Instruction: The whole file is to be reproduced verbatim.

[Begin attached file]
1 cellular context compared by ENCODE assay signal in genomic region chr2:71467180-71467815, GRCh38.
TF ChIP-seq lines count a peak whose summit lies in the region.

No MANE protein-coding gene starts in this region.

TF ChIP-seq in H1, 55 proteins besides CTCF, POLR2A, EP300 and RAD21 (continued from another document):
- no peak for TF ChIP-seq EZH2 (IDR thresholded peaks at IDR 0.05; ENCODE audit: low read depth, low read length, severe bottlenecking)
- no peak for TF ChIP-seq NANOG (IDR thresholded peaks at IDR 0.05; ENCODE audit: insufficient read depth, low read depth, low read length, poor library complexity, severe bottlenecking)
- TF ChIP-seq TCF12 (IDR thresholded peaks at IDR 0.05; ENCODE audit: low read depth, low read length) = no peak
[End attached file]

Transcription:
1 cellular context compared by ENCODE assay signal in genomic region chr2:71467180-71467815, GRCh38.
TF ChIP-seq lines count a peak whose summit lies in the region.

No MANE protein-coding gene starts in this region.

TF ChIP-seq in H1, 55 proteins besides CTCF, POLR2A, EP300 and RAD21 (continued from another document):
- no peak for TF ChIP-seq EZH2 (IDR thresholded peaks at IDR 0.05; ENCODE audit: low read depth, low read length, severe bottlenecking)
- no peak for TF ChIP-seq NANOG (IDR thresholded peaks at IDR 0.05; ENCODE audit: insufficient read depth, low read depth, low read length, poor library complexity, severe bottlenecking)
- TF ChIP-seq TCF12 (IDR thresholded peaks at IDR 0.05; ENCODE audit: low read depth, low read length) = no peak